You many have already come across this video below. It’s called The Story of Stuff and it is about exactly what it says it’s about, the story of stuff, the production and consumption of consumer goods. Now before you roll your eyes in boredom and leave this site to check your Twitter updates, note this: this . . . → Read More: Most watched hand-drawings in history
Struggling to get your head around the global economic crisis? You’re not alone. I, at the very least, am with you. Luckily, there is help at hand. The following site collates great resources from around the globe, looking at the why, the so what, and the what should be done now, of the crisis. Check it . . . → Read More: The economic crisis made easy(ier)
I came across this video clip the other day, it shows a surfer rescuing a kangaroo from the sea. It brought to mind the poem I’ve posted below by Les Murray, both because of its subject matter and because of its Australian origin. Finally, has anyone ever heard a stronger Australian accent than that of the . . . → Read More: The poetics of surfing and the rescue of a kangaroo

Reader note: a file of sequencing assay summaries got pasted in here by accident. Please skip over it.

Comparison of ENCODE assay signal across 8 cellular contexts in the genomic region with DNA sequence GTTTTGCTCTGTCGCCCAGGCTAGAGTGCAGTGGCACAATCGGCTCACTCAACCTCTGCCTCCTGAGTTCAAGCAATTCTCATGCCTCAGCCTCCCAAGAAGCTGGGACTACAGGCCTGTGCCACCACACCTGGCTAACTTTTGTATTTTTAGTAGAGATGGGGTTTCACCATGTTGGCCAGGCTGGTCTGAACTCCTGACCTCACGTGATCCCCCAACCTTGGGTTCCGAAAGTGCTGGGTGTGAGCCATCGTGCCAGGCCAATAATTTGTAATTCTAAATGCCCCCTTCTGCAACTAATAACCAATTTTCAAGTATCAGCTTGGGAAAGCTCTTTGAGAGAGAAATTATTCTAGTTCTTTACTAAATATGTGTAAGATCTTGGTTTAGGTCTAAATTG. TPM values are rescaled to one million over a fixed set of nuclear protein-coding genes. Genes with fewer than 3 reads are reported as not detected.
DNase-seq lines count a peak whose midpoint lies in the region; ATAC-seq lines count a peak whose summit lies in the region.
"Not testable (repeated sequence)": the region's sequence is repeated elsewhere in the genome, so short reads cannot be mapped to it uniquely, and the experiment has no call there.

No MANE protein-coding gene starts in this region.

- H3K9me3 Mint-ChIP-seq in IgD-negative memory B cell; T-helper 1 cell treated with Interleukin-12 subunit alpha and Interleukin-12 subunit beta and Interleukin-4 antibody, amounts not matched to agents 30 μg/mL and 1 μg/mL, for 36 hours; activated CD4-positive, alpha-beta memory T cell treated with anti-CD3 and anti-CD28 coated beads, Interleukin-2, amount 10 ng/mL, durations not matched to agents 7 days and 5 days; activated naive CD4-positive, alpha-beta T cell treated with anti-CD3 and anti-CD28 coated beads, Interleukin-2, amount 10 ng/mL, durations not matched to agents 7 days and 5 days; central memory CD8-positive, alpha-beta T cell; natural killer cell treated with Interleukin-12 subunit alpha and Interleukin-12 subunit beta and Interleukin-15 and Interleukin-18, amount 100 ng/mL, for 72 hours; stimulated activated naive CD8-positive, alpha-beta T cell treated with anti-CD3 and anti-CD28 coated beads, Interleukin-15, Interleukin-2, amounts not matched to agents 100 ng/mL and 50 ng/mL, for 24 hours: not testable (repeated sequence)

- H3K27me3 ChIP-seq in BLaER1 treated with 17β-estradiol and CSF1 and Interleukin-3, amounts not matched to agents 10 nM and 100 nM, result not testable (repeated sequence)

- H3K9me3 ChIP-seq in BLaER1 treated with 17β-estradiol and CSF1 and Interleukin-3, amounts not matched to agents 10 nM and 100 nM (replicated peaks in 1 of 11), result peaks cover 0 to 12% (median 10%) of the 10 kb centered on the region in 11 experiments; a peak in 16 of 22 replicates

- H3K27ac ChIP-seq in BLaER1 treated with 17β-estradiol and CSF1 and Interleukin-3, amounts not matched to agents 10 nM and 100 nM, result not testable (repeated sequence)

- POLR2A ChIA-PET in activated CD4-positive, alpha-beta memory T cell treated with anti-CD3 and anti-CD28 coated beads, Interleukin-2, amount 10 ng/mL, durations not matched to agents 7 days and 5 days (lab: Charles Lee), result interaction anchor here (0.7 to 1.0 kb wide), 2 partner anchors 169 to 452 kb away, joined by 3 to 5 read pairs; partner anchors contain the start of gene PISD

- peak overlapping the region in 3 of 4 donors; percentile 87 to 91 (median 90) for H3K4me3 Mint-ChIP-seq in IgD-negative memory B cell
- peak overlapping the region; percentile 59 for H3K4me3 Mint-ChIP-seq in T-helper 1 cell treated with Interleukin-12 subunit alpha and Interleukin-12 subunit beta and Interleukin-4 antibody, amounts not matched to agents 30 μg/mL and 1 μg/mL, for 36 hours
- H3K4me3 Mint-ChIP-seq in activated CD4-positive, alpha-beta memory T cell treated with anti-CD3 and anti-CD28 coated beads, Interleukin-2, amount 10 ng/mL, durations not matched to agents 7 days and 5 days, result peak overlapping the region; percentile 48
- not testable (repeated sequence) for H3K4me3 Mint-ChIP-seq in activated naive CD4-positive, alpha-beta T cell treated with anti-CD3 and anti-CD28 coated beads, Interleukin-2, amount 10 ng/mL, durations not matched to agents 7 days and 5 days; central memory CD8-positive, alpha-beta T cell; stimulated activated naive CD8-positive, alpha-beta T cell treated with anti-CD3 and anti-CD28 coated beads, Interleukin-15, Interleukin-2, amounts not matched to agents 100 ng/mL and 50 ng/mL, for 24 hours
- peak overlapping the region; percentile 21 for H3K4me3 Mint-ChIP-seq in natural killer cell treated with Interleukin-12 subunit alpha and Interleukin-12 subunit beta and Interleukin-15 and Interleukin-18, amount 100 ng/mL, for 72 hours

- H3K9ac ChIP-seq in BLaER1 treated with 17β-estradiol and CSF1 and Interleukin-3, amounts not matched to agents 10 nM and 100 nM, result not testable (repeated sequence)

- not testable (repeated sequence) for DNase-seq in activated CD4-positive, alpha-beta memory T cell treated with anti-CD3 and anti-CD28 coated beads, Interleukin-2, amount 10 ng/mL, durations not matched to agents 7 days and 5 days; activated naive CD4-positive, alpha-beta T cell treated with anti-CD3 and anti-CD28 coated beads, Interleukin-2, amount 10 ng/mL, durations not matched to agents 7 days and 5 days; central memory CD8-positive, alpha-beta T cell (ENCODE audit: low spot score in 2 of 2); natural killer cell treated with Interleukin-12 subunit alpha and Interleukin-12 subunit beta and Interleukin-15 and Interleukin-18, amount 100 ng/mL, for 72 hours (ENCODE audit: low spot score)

How can you account for a person’s life? How can you convey its meaning?
This is the challenge of researchers at Harvard University involved in the Harvard Study of Adult Development. Beginning in 1937, this study has followed in detail the lives of 268 men for 72 years. It is one of the longest running studies into . . . → Read More: Too beautiful for numbers
In an otherwise poorly argued article, atheist David Aaronovith clearly articulates the danger of Christian evangelism which relies solely on pragmatic appeals to Christianity’s benefits.
We atheists always have a problem with appearing bad mannered when we say what we believe. Take the… deployment of studies purporting to show that “Christians are healthier and happier than their . . . → Read More: God is not a pet
Last year, popular and vocal atheist Richard Dawkins and the British Humanist Association (BHA) sponsored the appearance of this advert on buses across Britain.
The insertion of the word “probably” raised quite a bit of debate when the campaign was first launched.
The BHA gave one explanation to their concerned constituents (who presumably asked with some consternation, “what . . . → Read More: Richard Dawkins probably doesn't exist
In an interesting review of Roger Scruton’s new book Beauty, Robert Fulford asks the question, “what’s wrong with kitsch?”
Thomas Kincade: You'll need some crackers with this cheese.
Kitsch refers to that overly sentimental, tacky, populous and unoriginal “art” most aptly embodied in the garden gnome, inflatable furniture and Thomas Kincade paintings. Kitsch is everywhere nowadays. Fulford . . . → Read More: If you can't handle the heat, get out of the kitsch